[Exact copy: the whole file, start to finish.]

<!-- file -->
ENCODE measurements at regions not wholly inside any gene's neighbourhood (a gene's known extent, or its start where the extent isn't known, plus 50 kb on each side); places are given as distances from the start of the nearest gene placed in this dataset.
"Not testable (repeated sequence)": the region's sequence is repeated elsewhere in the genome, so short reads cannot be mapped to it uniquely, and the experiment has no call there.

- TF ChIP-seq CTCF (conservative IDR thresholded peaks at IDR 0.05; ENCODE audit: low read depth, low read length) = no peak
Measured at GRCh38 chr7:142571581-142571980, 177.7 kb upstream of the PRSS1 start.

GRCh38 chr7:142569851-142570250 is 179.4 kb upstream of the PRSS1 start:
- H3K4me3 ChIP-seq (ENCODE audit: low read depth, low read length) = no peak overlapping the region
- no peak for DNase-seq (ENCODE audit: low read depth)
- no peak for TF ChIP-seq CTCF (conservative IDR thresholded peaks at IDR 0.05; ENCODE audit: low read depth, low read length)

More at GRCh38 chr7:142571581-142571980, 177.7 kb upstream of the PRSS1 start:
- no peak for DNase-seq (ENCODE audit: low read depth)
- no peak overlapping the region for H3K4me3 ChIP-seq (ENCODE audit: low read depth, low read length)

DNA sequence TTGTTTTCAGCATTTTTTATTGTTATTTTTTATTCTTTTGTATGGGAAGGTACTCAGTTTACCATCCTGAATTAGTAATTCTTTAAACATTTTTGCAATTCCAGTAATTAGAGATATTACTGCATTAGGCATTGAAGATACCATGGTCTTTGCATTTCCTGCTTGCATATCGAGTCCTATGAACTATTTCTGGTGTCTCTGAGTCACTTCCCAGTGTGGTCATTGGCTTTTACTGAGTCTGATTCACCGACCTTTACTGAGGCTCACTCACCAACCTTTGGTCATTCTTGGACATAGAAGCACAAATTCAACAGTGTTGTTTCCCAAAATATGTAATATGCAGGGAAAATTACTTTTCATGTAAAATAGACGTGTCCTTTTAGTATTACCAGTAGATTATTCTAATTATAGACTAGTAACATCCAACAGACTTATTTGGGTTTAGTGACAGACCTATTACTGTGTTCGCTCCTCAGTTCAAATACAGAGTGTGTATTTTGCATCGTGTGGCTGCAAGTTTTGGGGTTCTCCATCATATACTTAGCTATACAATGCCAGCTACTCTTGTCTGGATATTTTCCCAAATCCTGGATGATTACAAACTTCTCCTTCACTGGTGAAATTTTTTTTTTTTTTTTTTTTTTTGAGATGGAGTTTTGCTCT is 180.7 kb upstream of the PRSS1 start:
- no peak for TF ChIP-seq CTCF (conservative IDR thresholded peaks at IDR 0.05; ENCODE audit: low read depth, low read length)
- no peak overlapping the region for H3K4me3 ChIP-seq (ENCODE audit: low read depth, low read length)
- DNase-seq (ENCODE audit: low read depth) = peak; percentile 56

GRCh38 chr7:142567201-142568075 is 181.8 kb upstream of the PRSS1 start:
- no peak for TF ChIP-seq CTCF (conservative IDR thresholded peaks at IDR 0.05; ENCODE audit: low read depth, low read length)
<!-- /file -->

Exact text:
ENCODE measurements at regions not wholly inside any gene's neighbourhood (a gene's known extent, or its start where the extent isn't known, plus 50 kb on each side); places are given as distances from the start of the nearest gene placed in this dataset.
"Not testable (repeated sequence)": the region's sequence is repeated elsewhere in the genome, so short reads cannot be mapped to it uniquely, and the experiment has no call there.

- TF ChIP-seq CTCF (conservative IDR thresholded peaks at IDR 0.05; ENCODE audit: low read depth, low read length) = no peak
Measured at GRCh38 chr7:142571581-142571980, 177.7 kb upstream of the PRSS1 start.

GRCh38 chr7:142569851-142570250 is 179.4 kb upstream of the PRSS1 start:
- H3K4me3 ChIP-seq (ENCODE audit: low read depth, low read length) = no peak overlapping the region
- no peak for DNase-seq (ENCODE audit: low read depth)
- no peak for TF ChIP-seq CTCF (conservative IDR thresholded peaks at IDR 0.05; ENCODE audit: low read depth, low read length)

More at GRCh38 chr7:142571581-142571980, 177.7 kb upstream of the PRSS1 start:
- no peak for DNase-seq (ENCODE audit: low read depth)
- no peak overlapping the region for H3K4me3 ChIP-seq (ENCODE audit: low read depth, low read length)

DNA sequence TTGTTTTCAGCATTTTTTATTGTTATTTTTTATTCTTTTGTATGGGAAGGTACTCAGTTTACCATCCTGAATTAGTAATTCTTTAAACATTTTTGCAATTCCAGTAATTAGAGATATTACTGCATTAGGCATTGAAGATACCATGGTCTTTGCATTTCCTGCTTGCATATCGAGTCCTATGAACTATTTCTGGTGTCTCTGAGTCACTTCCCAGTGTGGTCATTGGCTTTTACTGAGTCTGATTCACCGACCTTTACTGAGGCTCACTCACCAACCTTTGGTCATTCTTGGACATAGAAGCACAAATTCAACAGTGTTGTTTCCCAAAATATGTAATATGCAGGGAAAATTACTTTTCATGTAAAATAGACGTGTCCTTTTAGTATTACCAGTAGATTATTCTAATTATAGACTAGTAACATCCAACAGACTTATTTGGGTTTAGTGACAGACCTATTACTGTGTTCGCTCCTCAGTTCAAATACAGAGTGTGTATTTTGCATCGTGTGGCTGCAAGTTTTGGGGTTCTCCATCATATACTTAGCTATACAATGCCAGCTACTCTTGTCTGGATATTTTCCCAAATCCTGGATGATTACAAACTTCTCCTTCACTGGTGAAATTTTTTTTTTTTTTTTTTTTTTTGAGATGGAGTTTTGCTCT is 180.7 kb upstream of the PRSS1 start:
- no peak for TF ChIP-seq CTCF (conservative IDR thresholded peaks at IDR 0.05; ENCODE audit: low read depth, low read length)
- no peak overlapping the region for H3K4me3 ChIP-seq (ENCODE audit: low read depth, low read length)
- DNase-seq (ENCODE audit: low read depth) = peak; percentile 56

GRCh38 chr7:142567201-142568075 is 181.8 kb upstream of the PRSS1 start:
- no peak for TF ChIP-seq CTCF (conservative IDR thresholded peaks at IDR 0.05; ENCODE audit: low read depth, low read length)